Do you already use tools to secure your server? You may not need them as BitNinja comes with many different modules to secure your server from every aspect and may make your previous solutions redundant. If you would like to keep your existing solutions, you can find out the compatibility of different 3rd party software below.
|3rd party software||Compatible||Related BitNinja module|
|APF (Advanced Policy Firewall)||yes|
|CSF (Config Server Firewall)||yes|
|CXS (Config Server Exploit)||no|
|LFD (Login Failure Daemon)||yes|
Below is some additional information regarding different 3rd party softwares.
BitNinja is compatible with this tool but CSF manages iptables rules aggressively. Every time you change a rule it flushes all iptables rules and reloads only its own. CSF then invokes an external script; BitNinja has the integration and sets it up automatically but it still means there is a slight time window when the BitNinja rules are not set every time CSF reloads. Many users reported the use of CSF with BitNinja successfully, although BitNinja makes CSF redundant.
You can use BitNinja in a Dockerized environment with simply installing BitNinja on the host machine, so it will monitor all inbound traffic even the requests forwarded to the containers. After installing, BitNinja will automatically whitelist all of your external IP addresses so it won't interfere with the communication between the hosts, but please double check the whitelisting by yourself as well.
This way BitNinja can't analyze the logs, but still maintain a lot of security measurements. You will be able to use the WAF module and malware detection beta modules too.
Unfortunately Dome9 drops any iptables rules other than its own, so Dome9 is not compatible with BitNinja, currently.
You can keep fail2ban running on your server but in most use cases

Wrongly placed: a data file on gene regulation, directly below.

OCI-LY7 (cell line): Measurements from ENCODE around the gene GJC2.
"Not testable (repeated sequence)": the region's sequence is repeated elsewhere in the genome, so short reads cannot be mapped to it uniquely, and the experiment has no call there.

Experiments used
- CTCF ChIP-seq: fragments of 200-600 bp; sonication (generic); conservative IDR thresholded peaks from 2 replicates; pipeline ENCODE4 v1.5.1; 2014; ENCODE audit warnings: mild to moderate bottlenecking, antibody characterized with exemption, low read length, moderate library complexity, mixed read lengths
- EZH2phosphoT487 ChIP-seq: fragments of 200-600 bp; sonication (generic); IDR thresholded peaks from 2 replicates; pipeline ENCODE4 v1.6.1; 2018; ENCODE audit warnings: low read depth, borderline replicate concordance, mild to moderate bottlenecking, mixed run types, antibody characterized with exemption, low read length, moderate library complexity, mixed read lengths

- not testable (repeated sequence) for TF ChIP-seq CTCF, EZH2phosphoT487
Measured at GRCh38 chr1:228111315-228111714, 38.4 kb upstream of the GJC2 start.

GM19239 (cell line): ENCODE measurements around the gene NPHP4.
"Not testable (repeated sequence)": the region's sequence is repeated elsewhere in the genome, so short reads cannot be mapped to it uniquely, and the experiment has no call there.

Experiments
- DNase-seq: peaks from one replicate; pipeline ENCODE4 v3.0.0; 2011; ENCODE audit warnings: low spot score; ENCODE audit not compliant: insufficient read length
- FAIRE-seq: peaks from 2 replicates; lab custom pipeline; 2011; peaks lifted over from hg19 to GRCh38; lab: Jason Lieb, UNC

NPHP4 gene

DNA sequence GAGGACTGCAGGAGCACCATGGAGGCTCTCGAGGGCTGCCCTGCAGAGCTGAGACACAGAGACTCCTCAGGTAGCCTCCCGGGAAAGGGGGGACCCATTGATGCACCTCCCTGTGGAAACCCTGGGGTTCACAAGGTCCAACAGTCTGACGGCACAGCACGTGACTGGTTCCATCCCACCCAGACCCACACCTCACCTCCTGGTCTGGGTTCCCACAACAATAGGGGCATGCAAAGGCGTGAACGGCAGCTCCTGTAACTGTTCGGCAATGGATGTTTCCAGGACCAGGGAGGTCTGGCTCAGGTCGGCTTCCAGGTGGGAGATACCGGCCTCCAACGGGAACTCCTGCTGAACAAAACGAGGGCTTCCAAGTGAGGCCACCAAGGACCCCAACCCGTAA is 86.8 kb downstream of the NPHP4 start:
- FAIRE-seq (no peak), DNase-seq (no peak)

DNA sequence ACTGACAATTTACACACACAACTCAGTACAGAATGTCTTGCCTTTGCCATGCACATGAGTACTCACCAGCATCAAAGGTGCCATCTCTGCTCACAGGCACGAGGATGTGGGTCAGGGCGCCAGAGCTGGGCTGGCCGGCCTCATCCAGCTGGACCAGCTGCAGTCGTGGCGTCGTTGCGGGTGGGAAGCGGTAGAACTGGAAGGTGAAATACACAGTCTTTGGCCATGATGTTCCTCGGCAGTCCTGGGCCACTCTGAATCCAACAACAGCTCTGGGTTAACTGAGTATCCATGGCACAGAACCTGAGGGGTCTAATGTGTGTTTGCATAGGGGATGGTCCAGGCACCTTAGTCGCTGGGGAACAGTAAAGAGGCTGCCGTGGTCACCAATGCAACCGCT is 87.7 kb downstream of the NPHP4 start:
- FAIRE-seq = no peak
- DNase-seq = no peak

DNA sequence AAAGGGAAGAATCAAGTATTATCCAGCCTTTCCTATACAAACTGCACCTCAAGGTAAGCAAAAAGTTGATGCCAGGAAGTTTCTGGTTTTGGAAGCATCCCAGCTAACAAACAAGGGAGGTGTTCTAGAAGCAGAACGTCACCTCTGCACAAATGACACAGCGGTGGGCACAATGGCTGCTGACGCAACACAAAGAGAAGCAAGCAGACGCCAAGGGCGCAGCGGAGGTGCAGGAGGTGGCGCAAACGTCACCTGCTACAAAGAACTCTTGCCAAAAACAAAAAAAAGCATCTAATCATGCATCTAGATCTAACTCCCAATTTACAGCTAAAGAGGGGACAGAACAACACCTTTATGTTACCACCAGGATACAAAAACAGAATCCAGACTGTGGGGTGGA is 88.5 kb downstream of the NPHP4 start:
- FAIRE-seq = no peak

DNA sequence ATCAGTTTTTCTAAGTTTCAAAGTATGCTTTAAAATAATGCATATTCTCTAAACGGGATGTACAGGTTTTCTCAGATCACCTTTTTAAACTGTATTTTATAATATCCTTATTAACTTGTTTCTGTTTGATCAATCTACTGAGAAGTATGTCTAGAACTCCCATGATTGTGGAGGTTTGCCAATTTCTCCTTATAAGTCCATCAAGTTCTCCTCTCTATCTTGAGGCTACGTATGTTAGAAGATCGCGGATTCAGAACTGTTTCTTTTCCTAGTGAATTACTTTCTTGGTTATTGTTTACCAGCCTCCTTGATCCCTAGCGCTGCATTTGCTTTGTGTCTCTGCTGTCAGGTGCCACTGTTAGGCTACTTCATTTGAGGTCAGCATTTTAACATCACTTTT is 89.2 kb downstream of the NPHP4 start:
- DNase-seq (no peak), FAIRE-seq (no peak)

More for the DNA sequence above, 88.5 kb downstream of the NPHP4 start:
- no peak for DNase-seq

makes it redundant. Fail2ban has some limitations as it opens every log file
for every separate rule you have, so it can consume more resources. Fail2ban
will also block suspicious IPs and it can frustrate users. Read more about how we
solved this issue by introducing the greylist technique for different protocols:
The BitNinja agent is compatible with the RHEL 7.x+ default firewall management service. Firewalld cannot be used simultaneously with iptables-services.
BitNinja is compatible with this firewall management service which serves as a wrapper for iptables, and makes it easier to use.
BitNinja is not compatible with maldet, the bash script for detecting malwares.
MalwareDetection module can't run parallel with maldet.
It is safe to switch from maldet to BitNinja's
Mod_security is an apache2 WAF with fixed pattern based rulesets. Our
module operates as a local reverse proxy so it is fully compatible with any web
server. You can decide to keep your mod_security rules or drop them and rely on
our WAF, it is up to you.
Uncomplicated Firewall is a front-end from iptables, it does not clash with BitNinja's rules.
Virtuozzo / OpenVZ
BitNinja is compatible with Virtuozzo / OpenVZ.
Third Party monitoring services
If you are using free monitoring or scanner services like HackerGuardian, you should add them to your whitelist for the scan time. You can add them permanently, but it is not recommended because attackers like to use free online tools to scan victim servers.
If you want to use HackerGuardian, their IP range is:
Saving iptables rules
It is not advised to save and load iptables rules created by BitNinja, because the
ipfilter module is responsible for
creating and loading these rules, and to create port redirections dynamically for running processes. The module will
delete rules that may be stuck from previously running processes, for when the BitNinja agent's processes are stopped incorrectly.
In case of you have a CentOS 7 server, and you've decided to use iptables-services instead of firewalld, and you need to save the iptables rules, follow the steps below. We've successfully tested the following scenario on one of our test servers.
Install ipset-service with the following command:
yum install ipset-service
Install the ipset service, and use the following command to save the ipsets:
service ipset save
Save the actual iptables rules with the following command:
iptables-save | grep -v Bitninja > rules.txt